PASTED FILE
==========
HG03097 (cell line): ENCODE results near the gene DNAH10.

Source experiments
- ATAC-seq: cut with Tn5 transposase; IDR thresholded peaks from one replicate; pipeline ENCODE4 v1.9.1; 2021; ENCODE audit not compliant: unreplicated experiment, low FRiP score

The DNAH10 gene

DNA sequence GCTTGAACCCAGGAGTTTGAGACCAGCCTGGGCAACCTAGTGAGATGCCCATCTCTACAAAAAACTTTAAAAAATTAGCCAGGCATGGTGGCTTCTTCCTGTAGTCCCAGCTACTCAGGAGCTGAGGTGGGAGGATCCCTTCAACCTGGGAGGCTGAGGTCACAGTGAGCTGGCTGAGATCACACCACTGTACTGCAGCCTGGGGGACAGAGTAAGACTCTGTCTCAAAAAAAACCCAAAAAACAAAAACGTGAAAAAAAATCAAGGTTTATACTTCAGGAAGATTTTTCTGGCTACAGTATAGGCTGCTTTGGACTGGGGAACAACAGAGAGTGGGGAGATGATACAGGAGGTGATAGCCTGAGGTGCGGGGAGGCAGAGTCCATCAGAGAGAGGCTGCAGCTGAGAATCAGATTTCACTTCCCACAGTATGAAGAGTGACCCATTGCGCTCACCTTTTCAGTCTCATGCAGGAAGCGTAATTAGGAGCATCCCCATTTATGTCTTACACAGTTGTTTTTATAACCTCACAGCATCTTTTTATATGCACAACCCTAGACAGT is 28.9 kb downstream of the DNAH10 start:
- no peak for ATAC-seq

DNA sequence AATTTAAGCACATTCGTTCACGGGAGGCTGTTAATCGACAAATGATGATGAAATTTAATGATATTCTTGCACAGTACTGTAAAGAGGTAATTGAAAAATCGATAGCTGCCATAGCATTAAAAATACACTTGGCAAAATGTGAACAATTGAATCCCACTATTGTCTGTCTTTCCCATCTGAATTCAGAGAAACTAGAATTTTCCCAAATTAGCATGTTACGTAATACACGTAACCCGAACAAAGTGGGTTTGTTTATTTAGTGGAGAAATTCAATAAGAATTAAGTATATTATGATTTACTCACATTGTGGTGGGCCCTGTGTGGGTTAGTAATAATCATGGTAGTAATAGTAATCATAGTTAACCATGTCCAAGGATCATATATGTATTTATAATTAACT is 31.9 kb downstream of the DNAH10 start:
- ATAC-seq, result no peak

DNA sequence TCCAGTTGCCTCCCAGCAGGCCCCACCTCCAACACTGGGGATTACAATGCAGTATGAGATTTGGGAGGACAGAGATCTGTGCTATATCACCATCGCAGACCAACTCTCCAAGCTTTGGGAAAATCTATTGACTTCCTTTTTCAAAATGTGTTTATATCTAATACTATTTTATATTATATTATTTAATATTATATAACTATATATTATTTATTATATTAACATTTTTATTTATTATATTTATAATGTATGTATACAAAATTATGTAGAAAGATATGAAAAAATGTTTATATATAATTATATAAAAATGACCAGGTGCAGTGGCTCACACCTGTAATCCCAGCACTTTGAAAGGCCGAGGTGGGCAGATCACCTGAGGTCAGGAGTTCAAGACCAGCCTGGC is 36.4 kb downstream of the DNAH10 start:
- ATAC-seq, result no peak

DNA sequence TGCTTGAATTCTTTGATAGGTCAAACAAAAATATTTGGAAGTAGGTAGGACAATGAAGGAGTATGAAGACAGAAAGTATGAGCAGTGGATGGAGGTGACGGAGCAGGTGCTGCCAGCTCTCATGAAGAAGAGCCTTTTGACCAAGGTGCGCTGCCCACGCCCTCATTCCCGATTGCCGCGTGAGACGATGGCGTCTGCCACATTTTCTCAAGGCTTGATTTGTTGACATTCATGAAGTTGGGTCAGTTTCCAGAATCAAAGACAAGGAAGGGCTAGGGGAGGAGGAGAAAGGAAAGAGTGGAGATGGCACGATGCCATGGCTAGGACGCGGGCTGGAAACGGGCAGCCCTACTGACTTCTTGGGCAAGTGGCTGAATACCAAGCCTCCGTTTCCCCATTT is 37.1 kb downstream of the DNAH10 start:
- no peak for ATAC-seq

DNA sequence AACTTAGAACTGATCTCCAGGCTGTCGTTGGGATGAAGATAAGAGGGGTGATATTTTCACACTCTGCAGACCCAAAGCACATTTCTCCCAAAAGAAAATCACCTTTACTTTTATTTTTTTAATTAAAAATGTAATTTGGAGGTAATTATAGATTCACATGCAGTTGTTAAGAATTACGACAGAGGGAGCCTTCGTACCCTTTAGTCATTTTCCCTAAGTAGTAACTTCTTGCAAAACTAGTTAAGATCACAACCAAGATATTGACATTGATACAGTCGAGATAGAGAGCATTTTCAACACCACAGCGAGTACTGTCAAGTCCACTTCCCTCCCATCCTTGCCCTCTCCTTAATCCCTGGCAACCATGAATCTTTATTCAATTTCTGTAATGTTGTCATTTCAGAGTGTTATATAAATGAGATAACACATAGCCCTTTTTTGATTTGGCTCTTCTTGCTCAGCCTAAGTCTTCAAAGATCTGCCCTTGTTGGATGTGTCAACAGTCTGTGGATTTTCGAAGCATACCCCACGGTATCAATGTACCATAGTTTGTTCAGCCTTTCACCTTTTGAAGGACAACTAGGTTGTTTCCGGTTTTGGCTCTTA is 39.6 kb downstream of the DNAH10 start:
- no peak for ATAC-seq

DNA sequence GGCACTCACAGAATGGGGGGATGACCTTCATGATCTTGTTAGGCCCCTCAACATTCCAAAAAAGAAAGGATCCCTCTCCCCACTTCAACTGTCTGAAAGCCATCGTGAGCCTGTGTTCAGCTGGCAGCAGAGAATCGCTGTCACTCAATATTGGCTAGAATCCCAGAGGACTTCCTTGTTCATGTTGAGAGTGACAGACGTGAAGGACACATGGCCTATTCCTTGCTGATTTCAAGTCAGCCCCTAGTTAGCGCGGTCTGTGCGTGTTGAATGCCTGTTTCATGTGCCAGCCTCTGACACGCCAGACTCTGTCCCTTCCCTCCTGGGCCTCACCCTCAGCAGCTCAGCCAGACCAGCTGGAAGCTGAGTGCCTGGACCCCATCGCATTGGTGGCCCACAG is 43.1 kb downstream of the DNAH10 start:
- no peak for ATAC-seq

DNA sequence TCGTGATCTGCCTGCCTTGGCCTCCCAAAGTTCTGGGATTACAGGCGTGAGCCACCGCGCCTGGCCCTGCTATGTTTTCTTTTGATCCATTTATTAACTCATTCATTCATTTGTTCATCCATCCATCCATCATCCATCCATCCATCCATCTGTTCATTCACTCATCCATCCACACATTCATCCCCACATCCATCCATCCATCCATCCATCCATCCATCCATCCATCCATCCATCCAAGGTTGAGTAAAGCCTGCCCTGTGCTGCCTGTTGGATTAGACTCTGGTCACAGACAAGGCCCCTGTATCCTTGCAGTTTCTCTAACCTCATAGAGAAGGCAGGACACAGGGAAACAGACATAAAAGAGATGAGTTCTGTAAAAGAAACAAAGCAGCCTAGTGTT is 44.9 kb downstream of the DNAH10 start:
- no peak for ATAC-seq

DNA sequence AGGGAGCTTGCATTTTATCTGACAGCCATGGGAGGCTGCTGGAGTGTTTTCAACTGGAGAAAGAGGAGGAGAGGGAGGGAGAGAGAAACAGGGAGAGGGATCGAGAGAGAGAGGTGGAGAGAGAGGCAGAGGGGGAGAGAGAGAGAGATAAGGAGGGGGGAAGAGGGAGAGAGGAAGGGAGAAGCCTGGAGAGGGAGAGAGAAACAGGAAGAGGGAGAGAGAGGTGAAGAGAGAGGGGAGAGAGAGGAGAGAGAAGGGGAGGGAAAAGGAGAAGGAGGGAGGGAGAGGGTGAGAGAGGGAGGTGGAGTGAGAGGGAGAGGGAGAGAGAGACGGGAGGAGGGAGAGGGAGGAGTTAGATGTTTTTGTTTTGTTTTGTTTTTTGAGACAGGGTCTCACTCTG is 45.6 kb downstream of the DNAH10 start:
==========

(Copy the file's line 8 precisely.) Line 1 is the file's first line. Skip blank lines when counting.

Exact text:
- ATAC-seq, result no peak